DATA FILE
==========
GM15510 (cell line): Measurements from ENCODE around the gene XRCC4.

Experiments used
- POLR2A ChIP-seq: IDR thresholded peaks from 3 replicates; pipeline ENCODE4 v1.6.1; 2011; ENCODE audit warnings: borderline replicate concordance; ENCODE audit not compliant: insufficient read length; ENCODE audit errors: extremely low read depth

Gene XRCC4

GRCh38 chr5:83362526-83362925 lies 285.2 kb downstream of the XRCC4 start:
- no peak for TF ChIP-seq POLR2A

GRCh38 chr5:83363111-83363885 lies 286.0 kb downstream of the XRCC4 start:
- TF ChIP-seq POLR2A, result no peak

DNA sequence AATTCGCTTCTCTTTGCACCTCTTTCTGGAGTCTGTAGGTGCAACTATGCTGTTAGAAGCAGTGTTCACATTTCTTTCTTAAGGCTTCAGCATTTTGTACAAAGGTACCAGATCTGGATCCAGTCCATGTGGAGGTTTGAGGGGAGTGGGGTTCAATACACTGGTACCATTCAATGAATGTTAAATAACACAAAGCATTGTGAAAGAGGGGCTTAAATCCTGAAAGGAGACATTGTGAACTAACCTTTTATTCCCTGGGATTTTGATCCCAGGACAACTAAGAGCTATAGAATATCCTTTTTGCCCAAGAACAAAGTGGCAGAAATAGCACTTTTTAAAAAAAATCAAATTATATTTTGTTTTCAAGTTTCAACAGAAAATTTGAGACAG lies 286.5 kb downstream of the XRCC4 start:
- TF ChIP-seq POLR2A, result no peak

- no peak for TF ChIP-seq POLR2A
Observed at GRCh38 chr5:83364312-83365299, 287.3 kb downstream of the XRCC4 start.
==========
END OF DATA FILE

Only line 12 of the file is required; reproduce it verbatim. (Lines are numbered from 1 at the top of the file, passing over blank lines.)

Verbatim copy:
Observed at GRCh38 chr5:83364312-83365299, 287.3 kb downstream of the XRCC4 start.